It’s the reason Sarah Jessica Parker is never seen without her trusty Laura Mercier Caviar Stick, £24 worked to blended perfection all the way round her baby blues, or why make-up maestro Charlotte Tilbury won’t even go to bed without hers on.
The secret to making sure the kohled look doesn’t backfire (ie make you look tired, old and a bit batty), is to blend. Blend, blend, blend.
Regular readers will know I let my pillow do the blending – overnight. Parker and Winkleman have their make-up artists.
For everyone else, I suggest a trick I learnt from a Hollywood producer. (She had seen more make-up artists at work than anyone I knew at the time.) It’s the load and clean technique. Load your eyes with kohl. Go messy. It doesn’t matter, as long as the whole lash line is covered. Be confident.
Next, take a good brush and blend till it becomes a diffused affair all around the eye, but don’t worry about neatness at this stage. Just focus on making it really well blended, right into the lash line and without any gaps.
Finally, use a cotton bud dipped in eye make-up remover to clean up the excess and create the shape you desire.
Meghan Markle’s dark power eye
She loves a black eyeliner as much as the rest of us – in fact, I don’t think we have ever seen Meghan Markle without some kind of kohl going on, which says a huge amount about its prettifying, photo-enhancing powers.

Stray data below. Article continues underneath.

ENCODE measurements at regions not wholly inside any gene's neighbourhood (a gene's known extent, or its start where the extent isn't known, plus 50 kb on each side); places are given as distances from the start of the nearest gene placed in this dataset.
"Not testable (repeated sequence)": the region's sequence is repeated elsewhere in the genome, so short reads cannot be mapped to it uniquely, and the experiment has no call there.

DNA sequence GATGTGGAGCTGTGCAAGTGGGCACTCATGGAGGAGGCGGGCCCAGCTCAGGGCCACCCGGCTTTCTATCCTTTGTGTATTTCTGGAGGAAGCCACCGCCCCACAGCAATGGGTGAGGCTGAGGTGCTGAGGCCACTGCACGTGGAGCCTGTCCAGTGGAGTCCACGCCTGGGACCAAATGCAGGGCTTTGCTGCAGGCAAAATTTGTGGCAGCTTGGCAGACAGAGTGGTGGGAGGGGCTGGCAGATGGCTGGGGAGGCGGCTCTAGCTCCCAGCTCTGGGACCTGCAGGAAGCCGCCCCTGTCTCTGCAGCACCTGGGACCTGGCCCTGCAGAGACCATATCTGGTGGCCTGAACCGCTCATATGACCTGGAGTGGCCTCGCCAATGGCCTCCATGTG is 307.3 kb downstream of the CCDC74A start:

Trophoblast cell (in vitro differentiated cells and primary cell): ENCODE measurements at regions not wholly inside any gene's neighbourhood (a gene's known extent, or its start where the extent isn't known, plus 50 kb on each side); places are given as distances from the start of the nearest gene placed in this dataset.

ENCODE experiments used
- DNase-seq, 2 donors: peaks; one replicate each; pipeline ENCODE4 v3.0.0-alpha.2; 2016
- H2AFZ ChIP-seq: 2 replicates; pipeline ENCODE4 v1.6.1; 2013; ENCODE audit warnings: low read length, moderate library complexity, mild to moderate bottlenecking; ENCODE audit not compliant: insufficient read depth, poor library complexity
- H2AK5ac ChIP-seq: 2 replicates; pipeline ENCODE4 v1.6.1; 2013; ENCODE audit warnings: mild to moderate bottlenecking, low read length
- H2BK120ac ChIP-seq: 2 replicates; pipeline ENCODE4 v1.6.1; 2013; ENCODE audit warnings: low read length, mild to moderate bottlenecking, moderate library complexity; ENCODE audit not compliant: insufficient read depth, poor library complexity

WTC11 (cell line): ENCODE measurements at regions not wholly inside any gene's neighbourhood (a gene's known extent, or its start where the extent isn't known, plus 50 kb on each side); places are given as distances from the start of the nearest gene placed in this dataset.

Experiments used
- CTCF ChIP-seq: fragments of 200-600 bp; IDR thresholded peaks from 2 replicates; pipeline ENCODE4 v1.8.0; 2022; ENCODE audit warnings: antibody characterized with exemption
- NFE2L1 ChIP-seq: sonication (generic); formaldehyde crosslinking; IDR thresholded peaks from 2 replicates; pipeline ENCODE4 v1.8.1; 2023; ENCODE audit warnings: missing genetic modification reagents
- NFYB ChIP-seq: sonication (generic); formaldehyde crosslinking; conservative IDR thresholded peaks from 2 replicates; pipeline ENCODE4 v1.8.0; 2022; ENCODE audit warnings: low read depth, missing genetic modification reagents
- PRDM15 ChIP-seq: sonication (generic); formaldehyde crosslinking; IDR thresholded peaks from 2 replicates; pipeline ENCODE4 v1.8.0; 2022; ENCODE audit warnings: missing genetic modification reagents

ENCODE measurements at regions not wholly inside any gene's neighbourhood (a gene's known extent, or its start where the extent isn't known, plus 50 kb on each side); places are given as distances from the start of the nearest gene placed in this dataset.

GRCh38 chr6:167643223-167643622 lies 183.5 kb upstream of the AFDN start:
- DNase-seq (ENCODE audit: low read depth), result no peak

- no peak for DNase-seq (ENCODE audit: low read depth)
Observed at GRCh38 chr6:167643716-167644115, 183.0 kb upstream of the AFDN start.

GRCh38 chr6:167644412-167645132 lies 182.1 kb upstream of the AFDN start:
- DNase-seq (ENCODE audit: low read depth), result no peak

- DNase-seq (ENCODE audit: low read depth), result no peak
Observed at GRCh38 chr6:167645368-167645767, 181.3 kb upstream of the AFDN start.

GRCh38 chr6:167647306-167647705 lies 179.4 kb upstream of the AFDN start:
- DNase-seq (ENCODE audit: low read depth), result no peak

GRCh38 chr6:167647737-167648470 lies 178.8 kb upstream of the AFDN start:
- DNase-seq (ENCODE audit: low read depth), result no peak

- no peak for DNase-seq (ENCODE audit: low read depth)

But in an interview with Beauty Banter the Duchess of Sussex also revealed she likes Chanel’s Eyeliner in Cassis, £22. It’s a deep purple that she uses on her ‘upper lash line and water line.’
Deep colours like purple, dark blue and brown can provide a softer choice, which is better for everyday defining, than black. They also just make a nice change sometimes.
These are the ones I keep coming across: Laura Mercier Caviar Stick Eye Color in Tuxedo, £29 (great for blue eyes); Elizabeth Arden Beautiful Color Precision Glide Eyeliner in Java, £17 (a suits-all brown); Charlotte Tilbury Rock N Kohl in Marlene Midnight, £19 (a dark, grey-blue)
The catwalk’s 2019 eye
With celebrities, influencers and bloggers stealing the limelight from the fashion shows they’re attending, does anyone care about the catwalk anymore? Possibly not.
I know I’m way more interested in what women of taste are wearing out in the world than what models are wearing down the runway.
However, sometimes – just like with the clothes – there are moments of inspiration. This season saw lots of brightly coloured eyeliner and sparkles, both of which I can get behind.
Coloured eyeliners work because you don’t need to do much with them. One strong streak along the upper lash line will open up the eyes. Or try it on the outer corners only for an even easier look. If you go for a ‘sensible’ blue or acquamarine, they can look quite understated, when teamed with little other than mascara and some clear lip gloss.
For your sparkly lid, try Collection Glam Crystals Liquid Eyeshadow. At £2.99, it’s a pretty, wearable champagne to rival any high-end equivalent.